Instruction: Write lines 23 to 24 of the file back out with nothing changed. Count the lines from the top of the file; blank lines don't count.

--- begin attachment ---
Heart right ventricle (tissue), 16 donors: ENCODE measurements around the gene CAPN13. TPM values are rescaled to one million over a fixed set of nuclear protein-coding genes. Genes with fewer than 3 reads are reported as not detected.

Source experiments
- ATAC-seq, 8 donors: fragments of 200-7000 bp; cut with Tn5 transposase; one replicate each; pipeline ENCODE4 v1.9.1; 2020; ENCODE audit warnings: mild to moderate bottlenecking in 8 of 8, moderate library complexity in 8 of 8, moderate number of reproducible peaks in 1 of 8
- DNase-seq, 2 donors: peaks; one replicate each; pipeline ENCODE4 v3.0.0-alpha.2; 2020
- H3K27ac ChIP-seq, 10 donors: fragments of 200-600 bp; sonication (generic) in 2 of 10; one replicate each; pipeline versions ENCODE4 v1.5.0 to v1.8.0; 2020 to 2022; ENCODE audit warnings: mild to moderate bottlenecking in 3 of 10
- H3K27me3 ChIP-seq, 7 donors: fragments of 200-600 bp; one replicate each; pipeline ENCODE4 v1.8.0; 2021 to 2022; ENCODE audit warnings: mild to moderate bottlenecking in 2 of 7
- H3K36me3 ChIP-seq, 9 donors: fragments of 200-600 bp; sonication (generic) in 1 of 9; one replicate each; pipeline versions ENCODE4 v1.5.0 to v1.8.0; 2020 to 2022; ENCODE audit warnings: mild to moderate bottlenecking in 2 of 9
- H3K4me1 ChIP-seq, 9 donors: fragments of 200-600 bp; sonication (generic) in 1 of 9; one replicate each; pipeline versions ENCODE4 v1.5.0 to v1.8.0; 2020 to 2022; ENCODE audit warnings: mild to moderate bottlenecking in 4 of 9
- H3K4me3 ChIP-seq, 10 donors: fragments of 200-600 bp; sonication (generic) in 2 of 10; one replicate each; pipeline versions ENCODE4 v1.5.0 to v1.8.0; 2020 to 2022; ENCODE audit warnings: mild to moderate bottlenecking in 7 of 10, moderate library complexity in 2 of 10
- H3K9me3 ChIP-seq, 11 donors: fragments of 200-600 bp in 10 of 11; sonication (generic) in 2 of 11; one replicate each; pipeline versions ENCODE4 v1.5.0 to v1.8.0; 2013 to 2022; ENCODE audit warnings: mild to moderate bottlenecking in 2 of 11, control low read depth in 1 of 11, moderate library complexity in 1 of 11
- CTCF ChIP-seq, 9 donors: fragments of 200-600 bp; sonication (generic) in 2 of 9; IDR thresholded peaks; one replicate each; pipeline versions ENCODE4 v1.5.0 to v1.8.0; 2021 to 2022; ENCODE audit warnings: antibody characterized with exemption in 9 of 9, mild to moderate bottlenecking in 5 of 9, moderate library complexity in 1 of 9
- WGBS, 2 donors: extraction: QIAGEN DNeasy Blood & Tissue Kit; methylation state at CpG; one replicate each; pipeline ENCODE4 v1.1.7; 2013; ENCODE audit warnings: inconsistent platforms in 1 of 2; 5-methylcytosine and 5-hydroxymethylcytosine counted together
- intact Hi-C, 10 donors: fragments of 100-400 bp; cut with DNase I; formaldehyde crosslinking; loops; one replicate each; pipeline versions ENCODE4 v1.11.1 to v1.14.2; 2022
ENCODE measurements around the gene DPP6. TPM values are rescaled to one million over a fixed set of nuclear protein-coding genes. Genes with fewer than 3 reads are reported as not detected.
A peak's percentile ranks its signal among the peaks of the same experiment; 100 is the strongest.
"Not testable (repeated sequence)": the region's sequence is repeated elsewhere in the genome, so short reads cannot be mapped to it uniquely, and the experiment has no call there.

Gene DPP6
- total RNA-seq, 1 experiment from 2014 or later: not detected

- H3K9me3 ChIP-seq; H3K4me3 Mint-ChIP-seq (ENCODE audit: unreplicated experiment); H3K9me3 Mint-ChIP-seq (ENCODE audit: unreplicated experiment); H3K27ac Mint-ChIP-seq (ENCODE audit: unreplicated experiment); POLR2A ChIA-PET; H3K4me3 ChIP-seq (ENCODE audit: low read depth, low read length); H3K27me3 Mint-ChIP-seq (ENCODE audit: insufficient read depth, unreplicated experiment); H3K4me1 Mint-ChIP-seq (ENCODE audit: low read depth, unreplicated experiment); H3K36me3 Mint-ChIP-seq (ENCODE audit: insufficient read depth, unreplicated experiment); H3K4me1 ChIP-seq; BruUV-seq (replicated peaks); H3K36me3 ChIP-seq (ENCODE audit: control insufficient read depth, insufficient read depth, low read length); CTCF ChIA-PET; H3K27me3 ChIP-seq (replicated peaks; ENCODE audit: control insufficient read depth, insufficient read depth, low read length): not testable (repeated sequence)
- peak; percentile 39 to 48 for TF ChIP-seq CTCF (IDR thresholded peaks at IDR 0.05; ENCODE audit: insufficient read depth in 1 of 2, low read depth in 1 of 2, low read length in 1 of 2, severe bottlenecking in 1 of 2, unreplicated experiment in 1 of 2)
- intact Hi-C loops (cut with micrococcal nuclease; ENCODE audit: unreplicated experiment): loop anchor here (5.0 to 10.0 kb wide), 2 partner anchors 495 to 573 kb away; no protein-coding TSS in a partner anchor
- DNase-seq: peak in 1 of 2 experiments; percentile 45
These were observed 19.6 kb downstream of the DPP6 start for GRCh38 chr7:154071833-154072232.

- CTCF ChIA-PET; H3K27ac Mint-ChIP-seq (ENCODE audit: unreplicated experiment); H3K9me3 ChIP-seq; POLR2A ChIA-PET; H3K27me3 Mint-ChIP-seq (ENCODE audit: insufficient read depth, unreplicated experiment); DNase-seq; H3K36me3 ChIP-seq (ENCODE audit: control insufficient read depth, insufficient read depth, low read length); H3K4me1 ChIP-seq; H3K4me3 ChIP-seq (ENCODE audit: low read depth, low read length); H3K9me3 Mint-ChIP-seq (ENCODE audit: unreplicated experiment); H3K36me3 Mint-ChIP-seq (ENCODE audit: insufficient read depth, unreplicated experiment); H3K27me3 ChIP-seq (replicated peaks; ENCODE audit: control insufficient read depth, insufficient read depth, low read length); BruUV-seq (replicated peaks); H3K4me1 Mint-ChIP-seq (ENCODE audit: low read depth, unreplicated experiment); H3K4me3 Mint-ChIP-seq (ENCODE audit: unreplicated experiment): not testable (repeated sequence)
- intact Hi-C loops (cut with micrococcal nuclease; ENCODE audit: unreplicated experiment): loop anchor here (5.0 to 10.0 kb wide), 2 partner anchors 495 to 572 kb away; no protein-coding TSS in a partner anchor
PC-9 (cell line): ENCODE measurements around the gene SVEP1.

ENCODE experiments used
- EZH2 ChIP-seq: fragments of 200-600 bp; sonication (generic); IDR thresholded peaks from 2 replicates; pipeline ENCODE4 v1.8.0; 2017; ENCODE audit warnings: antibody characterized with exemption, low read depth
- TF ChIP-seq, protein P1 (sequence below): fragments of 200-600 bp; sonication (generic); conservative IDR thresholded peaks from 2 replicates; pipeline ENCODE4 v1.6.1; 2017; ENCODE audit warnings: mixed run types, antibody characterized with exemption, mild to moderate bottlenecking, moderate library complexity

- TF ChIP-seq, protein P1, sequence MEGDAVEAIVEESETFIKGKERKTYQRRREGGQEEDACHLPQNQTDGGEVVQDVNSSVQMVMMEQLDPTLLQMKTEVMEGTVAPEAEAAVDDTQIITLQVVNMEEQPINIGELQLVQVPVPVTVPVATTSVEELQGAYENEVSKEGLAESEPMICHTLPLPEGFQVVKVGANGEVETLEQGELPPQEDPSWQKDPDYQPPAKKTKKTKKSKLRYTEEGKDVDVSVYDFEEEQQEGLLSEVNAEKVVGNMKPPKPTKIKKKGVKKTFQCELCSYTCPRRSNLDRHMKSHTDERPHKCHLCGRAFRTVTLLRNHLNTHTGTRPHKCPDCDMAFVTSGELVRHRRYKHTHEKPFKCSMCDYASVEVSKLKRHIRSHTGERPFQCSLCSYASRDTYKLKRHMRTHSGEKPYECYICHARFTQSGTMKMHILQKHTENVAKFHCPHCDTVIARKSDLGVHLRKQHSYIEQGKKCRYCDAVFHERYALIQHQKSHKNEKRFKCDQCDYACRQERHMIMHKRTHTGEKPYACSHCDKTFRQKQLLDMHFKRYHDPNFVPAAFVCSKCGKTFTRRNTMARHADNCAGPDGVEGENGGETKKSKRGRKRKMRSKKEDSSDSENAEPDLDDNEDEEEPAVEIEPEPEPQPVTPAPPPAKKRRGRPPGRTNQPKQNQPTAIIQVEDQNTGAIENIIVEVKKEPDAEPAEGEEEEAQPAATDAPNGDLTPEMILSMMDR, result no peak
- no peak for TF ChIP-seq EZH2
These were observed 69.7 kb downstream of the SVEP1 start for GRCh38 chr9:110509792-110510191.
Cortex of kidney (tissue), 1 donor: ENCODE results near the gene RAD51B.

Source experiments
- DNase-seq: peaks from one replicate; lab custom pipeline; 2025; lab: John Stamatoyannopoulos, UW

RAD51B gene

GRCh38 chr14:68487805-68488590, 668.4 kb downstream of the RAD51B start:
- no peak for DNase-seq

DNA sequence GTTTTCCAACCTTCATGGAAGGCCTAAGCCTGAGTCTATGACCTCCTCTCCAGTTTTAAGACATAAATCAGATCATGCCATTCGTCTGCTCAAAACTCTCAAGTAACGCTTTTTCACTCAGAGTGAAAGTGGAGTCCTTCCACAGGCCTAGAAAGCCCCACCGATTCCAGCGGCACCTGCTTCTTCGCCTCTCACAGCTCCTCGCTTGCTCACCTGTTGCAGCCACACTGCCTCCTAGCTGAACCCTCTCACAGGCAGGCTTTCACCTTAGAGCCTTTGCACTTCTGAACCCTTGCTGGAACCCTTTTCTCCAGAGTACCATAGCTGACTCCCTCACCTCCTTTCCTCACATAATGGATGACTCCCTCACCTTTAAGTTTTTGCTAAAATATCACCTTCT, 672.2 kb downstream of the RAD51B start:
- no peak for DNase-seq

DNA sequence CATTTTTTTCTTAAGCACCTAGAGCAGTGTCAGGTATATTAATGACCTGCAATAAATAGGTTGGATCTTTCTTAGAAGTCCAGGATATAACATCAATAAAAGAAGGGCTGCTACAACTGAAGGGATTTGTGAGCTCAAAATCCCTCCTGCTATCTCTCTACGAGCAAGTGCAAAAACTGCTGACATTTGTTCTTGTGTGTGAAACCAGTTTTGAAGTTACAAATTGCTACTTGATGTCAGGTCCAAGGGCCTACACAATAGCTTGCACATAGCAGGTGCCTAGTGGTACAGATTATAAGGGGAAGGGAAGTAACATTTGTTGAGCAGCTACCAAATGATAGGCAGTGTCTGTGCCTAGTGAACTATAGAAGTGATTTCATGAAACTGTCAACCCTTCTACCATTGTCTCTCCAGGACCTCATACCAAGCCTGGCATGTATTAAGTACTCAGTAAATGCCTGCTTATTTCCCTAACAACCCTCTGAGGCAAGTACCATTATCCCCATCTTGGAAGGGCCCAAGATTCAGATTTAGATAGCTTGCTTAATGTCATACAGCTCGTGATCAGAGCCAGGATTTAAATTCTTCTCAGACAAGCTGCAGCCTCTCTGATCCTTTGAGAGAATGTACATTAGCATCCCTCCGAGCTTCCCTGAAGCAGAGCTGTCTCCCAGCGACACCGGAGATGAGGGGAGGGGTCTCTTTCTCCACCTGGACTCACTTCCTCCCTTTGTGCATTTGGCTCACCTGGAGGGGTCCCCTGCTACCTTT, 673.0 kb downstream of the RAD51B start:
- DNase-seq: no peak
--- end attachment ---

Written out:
These were observed 19.6 kb downstream of the DPP6 start for GRCh38 chr7:154071833-154072232.

- CTCF ChIA-PET; H3K27ac Mint-ChIP-seq (ENCODE audit: unreplicated experiment); H3K9me3 ChIP-seq; POLR2A ChIA-PET; H3K27me3 Mint-ChIP-seq (ENCODE audit: insufficient read depth, unreplicated experiment); DNase-seq; H3K36me3 ChIP-seq (ENCODE audit: control insufficient read depth, insufficient read depth, low read length); H3K4me1 ChIP-seq; H3K4me3 ChIP-seq (ENCODE audit: low read depth, low read length); H3K9me3 Mint-ChIP-seq (ENCODE audit: unreplicated experiment); H3K36me3 Mint-ChIP-seq (ENCODE audit: insufficient read depth, unreplicated experiment); H3K27me3 ChIP-seq (replicated peaks; ENCODE audit: control insufficient read depth, insufficient read depth, low read length); BruUV-seq (replicated peaks); H3K4me1 Mint-ChIP-seq (ENCODE audit: low read depth, unreplicated experiment); H3K4me3 Mint-ChIP-seq (ENCODE audit: unreplicated experiment): not testable (repeated sequence)